News / Africa

Does Nigeria Need Niger-Delta Style Amnesty for Boko Haram?

Nigeria's President Goodluck Jonathan, (File).
Nigeria's President Goodluck Jonathan, (File).

In Nigeria, a presidential committee on terrorist attacks says the government should consider offering an amnesty to Islamist militants in the north similar to an amnesty ended separate violence in the oil-rich south. 

Former militants in the Niger Delta swear allegiance to the federal government at the close of a retraining program that ended years of violence in the south.

Sabotage and attacks by the Movement for the Emancipation of the Niger Delta cut Nigerian oil production by one-quarter in 2008. The government of then-president Umaru Musa Yar'Adua negotiated an amnesty for fighters who turned in their weapons and joined camps where they were given a stipend and job training.

Instrumental in that deal was Yar'Adua's vice president, Goodluck Jonathan, who is from the Niger Delta.  The amnesty's success was central to this year's presidential campaign by Jonathan, who now faces his administration's biggest security challenge: Islamist militants from Boko Haram.

Security officials say the group is responsible for coordinated attacks on police stations, churches and an army base in small towns across northern Nigeria, earlier this month, that killed more than 100 people.

Boko Haram says it is fighting for the establishment of a separate Sharia-led nation in northern Nigeria and recognizes neither the constitution nor President Jonathan's election.

The president named a committee to consider opening talks with the group.  Among its recommendations is an amnesty for Boko Haram militants who renounce violence and give up their guns.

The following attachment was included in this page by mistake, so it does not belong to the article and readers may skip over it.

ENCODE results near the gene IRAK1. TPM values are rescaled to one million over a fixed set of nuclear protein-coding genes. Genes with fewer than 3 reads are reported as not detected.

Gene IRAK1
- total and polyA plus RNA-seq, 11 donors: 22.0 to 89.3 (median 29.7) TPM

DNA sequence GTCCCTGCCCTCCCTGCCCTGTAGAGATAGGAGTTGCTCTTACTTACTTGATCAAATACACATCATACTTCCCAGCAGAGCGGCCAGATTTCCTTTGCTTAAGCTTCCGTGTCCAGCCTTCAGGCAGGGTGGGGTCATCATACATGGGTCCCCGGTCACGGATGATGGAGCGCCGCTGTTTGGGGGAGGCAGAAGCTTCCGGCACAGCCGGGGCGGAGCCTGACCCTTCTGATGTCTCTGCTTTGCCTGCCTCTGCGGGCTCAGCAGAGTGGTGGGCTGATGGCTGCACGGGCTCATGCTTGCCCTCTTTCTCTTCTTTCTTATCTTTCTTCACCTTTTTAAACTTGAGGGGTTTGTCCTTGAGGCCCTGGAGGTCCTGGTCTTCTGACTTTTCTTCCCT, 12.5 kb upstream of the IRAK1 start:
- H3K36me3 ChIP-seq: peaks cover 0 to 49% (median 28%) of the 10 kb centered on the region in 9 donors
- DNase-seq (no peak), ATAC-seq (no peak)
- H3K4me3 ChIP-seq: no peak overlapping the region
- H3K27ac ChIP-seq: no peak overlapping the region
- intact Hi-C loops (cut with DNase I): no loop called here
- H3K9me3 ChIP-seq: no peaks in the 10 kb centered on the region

Borno State Senator Mohammed Ali Ndume was on that committee. “We made some far-reaching and strong recommendations which we feel, if implemented, will go a long way to solving the problem.," he said. "Throughout our committee work and our interaction with various stakeholders we discovered, one, that dialogue in this case is very necessary.”

So how might a Niger-Delta-style amnesty work for Boko Haram?

Niger Delta attorney Ignatius Onwuemele says the situations are entirely different. “Boko Haram is quite different because they are an amorphous group. They are faceless. Who are you going to discuss with? Because in terms of Niger Delta militants, the government was able to negotiate with a group, at least an identifiable group. But these ones you can't identify them,” he stated.

Edward Oforomeh is a retired police officer in the Delta State city of Warri. He says granting amnesty to Boko Haram would be far more complicated than the Niger Delta because one of Boko Haram's principles is a rejection of Western education.

“A person who does not believe in Western education, if you want to grant him amnesty, what do you give him? Are you going to build more mosques for him? How do you train him?” Oforomeh asked.